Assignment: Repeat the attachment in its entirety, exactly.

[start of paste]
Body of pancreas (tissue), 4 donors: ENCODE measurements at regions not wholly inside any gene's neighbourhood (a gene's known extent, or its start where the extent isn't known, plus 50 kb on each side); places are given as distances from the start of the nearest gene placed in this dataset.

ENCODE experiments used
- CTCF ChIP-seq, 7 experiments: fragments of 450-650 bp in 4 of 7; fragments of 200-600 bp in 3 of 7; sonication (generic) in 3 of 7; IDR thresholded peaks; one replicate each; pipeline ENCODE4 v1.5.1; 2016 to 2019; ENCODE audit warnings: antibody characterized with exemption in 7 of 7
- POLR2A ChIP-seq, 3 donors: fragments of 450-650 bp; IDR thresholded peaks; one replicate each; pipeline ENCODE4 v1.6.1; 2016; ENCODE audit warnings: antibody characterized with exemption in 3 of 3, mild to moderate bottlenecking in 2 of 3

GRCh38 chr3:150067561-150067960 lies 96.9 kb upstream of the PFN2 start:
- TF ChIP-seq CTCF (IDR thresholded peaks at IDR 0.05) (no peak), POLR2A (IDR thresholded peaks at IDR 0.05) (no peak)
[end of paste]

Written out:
Body of pancreas (tissue), 4 donors: ENCODE measurements at regions not wholly inside any gene's neighbourhood (a gene's known extent, or its start where the extent isn't known, plus 50 kb on each side); places are given as distances from the start of the nearest gene placed in this dataset.

ENCODE experiments used
- CTCF ChIP-seq, 7 experiments: fragments of 450-650 bp in 4 of 7; fragments of 200-600 bp in 3 of 7; sonication (generic) in 3 of 7; IDR thresholded peaks; one replicate each; pipeline ENCODE4 v1.5.1; 2016 to 2019; ENCODE audit warnings: antibody characterized with exemption in 7 of 7
- POLR2A ChIP-seq, 3 donors: fragments of 450-650 bp; IDR thresholded peaks; one replicate each; pipeline ENCODE4 v1.6.1; 2016; ENCODE audit warnings: antibody characterized with exemption in 3 of 3, mild to moderate bottlenecking in 2 of 3

GRCh38 chr3:150067561-150067960 lies 96.9 kb upstream of the PFN2 start:
- TF ChIP-seq CTCF (IDR thresholded peaks at IDR 0.05) (no peak), POLR2A (IDR thresholded peaks at IDR 0.05) (no peak)